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The Little River news. (Ashdown, Little River County, Ark.) 1897-current, November 27, 1918, Image 3

Image and text provided by Arkansas State Archives

Persistent link: https://chroniclingamerica.loc.gov/lccn/sn90050316/1918-11-27/ed-1/seq-3/

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Lands for Sale
Mi rvey tf> Laan on Improved Farms
Fror» 5 to 35 year* at 5 1-2 per rent, from 1 to 4 y»s. S per pent
1000 acres good upland for sale at $10 to $20 per acre, 1-8 or
more cash, balance In 7 equal apnual payments at 8 per cent per an
num. Also good improved upland farms from $30 to $50 per acre on
same terms. Also some good blackland farms from $40 to $80 per
acre on same terms. Will take Liberty Bonds ill part or all payment
and pay 105 cents on the dollar for them.
See me if you want to buy a home.
. H. C. Hodges '
Ashdown, Ark.
Twelve Popular Sizes, 6c to 3 for 50c
Sold Everywhere
Thompson Bros. Cjrar Co., lire., Little Rock, Ark.
Gloves Gloves Gloves
if you are in need of a pair, we can
furnish you with the kind you want.
For mea we have a good line of wofk
and dress gloves. For Ladies, Kid, Jer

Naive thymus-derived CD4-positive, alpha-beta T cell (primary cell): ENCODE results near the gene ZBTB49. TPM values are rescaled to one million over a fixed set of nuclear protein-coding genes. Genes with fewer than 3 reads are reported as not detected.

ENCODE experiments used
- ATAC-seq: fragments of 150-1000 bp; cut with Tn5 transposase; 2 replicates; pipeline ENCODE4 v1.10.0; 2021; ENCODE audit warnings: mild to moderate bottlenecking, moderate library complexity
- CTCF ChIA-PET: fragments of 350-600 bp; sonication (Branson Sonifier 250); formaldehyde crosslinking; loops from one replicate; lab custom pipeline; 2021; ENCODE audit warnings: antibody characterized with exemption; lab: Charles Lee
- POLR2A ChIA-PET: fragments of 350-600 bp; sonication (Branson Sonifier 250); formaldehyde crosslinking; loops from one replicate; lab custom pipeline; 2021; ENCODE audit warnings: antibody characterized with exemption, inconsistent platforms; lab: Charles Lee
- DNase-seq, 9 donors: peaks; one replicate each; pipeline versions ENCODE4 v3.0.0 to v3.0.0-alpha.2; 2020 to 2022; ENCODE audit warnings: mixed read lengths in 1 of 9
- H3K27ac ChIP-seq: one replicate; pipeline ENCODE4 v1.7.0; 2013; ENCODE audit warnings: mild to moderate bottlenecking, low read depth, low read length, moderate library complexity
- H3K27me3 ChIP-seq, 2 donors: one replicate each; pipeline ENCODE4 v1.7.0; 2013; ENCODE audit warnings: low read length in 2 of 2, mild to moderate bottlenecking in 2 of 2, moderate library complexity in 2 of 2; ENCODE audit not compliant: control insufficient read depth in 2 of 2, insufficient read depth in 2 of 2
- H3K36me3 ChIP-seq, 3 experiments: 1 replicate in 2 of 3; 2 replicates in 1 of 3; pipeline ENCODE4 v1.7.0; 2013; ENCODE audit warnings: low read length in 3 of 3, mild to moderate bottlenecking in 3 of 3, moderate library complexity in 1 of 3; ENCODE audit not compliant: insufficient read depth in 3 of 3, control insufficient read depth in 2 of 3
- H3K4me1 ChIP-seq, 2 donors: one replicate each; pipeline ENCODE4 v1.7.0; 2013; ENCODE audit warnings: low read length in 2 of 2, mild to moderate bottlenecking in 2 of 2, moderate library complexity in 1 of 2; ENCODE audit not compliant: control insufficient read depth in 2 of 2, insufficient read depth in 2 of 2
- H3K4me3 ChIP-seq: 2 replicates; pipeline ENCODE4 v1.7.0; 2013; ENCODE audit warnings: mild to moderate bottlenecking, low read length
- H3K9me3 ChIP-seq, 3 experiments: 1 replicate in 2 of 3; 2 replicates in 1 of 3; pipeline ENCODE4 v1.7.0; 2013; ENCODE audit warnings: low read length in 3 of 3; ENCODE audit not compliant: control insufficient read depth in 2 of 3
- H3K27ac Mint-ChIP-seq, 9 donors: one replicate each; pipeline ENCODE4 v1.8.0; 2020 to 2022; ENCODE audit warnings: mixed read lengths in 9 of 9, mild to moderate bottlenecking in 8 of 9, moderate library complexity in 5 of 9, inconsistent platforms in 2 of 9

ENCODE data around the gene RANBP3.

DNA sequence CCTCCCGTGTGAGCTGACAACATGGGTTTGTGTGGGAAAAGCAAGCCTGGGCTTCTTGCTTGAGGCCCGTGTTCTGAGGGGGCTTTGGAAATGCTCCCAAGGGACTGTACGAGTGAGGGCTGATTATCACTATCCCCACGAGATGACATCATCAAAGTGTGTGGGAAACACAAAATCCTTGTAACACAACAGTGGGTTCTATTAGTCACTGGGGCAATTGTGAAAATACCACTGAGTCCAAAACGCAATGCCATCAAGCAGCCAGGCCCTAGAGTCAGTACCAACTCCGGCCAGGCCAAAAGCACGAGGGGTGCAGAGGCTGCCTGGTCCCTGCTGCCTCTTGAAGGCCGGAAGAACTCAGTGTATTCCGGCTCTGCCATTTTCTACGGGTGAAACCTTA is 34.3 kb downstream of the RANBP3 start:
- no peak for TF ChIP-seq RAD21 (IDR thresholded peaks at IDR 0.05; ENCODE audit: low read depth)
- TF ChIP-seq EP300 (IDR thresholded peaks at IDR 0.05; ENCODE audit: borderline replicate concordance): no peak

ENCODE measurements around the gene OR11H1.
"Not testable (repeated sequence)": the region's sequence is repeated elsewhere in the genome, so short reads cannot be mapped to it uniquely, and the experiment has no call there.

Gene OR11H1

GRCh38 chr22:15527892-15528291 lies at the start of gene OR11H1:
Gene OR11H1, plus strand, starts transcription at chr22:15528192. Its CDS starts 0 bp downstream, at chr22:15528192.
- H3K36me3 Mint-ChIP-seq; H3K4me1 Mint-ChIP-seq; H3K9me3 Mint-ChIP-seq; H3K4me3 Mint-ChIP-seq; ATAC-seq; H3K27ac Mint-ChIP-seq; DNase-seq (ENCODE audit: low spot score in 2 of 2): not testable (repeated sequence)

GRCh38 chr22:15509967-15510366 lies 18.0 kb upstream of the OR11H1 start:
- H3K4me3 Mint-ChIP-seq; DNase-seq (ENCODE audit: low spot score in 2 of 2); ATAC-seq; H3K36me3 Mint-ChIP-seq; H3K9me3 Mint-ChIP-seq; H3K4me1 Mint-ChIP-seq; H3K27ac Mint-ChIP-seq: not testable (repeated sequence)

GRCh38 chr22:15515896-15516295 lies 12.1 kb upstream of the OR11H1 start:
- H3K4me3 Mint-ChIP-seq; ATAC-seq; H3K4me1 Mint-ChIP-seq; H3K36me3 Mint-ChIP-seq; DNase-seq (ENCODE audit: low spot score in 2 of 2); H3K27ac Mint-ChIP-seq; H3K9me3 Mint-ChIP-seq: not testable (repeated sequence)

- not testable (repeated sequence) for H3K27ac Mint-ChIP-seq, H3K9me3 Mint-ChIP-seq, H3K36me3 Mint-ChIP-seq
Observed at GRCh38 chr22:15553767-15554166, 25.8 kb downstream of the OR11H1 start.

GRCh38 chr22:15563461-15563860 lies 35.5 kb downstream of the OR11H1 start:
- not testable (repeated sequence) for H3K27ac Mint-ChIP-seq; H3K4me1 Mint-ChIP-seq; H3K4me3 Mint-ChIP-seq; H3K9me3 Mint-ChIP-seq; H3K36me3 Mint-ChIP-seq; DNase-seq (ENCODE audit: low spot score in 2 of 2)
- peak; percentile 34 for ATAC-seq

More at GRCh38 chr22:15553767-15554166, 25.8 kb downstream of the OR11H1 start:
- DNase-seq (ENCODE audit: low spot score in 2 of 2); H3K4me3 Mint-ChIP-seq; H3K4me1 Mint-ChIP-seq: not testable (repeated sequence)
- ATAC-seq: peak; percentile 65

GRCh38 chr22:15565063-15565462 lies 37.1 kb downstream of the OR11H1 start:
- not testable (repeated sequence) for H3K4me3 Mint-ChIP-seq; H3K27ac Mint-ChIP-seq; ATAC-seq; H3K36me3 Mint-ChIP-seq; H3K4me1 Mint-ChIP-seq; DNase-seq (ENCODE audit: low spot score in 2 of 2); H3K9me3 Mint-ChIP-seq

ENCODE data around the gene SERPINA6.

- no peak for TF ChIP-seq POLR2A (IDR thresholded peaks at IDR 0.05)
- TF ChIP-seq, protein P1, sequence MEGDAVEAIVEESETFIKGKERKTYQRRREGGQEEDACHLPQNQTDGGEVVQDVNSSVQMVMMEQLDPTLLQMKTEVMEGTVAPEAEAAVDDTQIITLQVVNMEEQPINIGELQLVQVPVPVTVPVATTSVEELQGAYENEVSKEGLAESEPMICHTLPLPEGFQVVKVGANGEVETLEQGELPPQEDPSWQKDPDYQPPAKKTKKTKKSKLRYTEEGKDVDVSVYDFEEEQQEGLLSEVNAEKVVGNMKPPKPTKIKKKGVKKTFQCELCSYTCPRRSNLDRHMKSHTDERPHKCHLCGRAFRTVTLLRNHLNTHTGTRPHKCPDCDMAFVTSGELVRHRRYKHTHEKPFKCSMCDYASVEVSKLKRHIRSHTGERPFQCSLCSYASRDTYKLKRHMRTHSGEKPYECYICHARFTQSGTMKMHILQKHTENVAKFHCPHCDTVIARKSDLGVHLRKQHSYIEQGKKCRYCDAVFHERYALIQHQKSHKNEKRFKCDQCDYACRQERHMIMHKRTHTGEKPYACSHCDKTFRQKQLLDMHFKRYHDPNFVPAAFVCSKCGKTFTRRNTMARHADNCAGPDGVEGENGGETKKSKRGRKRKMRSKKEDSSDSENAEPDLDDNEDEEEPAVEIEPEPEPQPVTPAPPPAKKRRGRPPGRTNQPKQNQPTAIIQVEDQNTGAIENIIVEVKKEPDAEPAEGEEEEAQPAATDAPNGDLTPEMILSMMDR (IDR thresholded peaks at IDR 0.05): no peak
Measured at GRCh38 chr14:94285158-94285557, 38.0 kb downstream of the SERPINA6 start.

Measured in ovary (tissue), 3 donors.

sey and Golf. For Boys, Leather and
Cloth. For Misses and Children, we
have the Fancy Knit Golf Gloves.
Our Store mil be closed Thursday
28th, Thanksgiving Day. ,
Administrators sale.
Notice is hereby given that in pur
suant of 'the authority and direction
contained in the decretal order of the
Honorable Lon T. Jones, Probate
Judge of Little River County, Arkan
sas, made and entered in vacation on
the 18tb day or November, 1918, on a
petition of W. M. Sykes as Admini. t ra
to'r of Alsie P High, deceased, the
undersigned as Administrator of said
estate will offer ior sale, at pub'ic ven-!
f |
due, to the highest bidder at Lie trmr:
nor of the store house of the late Al
sie B. High deceased, in the town of |
Aiichmond, in the county o. Little Riv- •
er, state of Arkansas, within the hours \
prescribed by law, for judicial sales |
on the 10th day of December, 1918, the |
following described personal property,;
! to-wit: One General stock of mer-j
jehandise and fixtures now located in j
I said store house in said town of Rich- :
mond, an inventory of which and, the ;
appraisement thereof will be shown to ;
any person interested before said day ;
of sale. Also One Overland Automo- I
bile. Seven bales of cotton. Ail of
said propgrty now in Richmond, Ai-'
kansas, where it can be seen upon ap
plication to W. M. Sykes at his store '
house. Terms of sale: On a credit
of not more than twelve months at the
option of the Administrator, the pur
chaser being, required to execute a
bond as required by statute with ap
proved security, bearing interest .at
I the rate of 8 per cent per annum, from
| date of sale until paid. The purchas
| er may at his option pay cash in lieu
I of the terms herein stated. Given un
der my hand this the 18th day of No
| vember, 1918.—W. M. Sykes, Adminis
trator of the estate of Alsie *B. High,
| deceased. 2t
i --—W.S.S.